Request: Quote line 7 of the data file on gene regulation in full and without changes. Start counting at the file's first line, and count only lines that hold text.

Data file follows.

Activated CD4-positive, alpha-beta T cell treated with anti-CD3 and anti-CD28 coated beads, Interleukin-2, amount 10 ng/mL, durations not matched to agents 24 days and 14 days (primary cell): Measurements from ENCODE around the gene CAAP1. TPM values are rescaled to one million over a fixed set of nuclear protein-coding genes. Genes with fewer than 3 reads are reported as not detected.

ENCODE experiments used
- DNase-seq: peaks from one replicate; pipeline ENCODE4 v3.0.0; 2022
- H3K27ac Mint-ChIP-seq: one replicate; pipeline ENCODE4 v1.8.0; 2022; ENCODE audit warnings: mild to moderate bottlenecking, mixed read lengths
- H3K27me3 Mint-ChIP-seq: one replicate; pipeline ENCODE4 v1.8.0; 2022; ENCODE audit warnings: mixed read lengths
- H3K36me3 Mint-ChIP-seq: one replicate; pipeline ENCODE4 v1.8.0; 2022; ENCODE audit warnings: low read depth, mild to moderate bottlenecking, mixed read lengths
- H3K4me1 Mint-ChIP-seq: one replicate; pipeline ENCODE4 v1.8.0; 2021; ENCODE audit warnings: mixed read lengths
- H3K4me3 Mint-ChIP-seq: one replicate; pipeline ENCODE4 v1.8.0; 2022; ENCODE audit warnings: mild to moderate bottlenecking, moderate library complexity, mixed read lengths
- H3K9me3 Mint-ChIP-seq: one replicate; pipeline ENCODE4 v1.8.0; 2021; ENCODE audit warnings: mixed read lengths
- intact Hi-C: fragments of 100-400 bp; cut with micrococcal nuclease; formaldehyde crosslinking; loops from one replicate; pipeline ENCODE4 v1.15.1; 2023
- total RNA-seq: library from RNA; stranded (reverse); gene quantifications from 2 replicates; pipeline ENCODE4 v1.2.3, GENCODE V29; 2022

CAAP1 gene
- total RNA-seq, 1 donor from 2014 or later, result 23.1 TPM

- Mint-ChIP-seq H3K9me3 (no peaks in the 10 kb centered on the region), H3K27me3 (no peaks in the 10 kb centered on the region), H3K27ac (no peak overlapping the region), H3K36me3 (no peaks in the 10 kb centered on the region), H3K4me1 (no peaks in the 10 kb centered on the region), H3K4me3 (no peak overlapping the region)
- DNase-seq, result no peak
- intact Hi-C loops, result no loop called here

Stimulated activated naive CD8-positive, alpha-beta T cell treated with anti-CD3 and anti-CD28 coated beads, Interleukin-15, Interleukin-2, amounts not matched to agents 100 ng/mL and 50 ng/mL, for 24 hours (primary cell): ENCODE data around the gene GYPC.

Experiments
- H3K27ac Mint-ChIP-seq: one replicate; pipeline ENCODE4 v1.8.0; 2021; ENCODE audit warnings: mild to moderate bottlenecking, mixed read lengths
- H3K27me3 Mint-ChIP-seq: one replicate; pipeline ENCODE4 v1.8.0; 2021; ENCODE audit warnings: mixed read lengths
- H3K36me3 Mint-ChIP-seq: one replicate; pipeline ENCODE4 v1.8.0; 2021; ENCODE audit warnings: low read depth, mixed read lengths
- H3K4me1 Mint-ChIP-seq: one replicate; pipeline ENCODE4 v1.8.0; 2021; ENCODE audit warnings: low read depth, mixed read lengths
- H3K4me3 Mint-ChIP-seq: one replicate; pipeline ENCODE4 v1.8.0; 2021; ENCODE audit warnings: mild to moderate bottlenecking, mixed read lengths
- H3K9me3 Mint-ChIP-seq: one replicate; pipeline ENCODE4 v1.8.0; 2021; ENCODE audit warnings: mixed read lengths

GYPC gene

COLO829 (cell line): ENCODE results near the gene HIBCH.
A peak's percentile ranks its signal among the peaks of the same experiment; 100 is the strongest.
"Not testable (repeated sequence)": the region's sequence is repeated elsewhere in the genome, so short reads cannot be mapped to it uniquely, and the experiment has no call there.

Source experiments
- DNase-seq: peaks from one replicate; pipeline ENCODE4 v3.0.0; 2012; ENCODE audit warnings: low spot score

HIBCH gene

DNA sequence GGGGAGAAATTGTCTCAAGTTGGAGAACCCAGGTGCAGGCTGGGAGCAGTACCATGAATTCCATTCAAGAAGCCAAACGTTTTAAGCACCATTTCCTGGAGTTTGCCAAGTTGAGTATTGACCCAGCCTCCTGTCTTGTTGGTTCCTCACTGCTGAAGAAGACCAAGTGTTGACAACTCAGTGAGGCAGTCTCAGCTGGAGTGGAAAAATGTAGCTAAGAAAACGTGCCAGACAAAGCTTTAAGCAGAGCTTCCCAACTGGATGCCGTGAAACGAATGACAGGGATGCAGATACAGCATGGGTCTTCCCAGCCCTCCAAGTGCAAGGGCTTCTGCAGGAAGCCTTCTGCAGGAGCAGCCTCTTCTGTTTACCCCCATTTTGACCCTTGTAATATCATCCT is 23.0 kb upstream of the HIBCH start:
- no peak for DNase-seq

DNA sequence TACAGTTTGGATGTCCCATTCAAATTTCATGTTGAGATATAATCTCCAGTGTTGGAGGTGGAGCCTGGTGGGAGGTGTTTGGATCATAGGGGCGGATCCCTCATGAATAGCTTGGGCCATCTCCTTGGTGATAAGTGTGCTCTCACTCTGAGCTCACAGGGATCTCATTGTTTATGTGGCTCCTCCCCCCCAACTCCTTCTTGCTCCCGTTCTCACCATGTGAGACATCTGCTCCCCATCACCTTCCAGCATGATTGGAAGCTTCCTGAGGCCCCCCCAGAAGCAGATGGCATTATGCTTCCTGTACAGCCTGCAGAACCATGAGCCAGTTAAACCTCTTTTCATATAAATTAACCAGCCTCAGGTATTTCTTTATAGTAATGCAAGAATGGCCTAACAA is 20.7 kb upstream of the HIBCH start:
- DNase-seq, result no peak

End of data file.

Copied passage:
- H3K4me1 Mint-ChIP-seq: one replicate; pipeline ENCODE4 v1.8.0; 2021; ENCODE audit warnings: mixed read lengths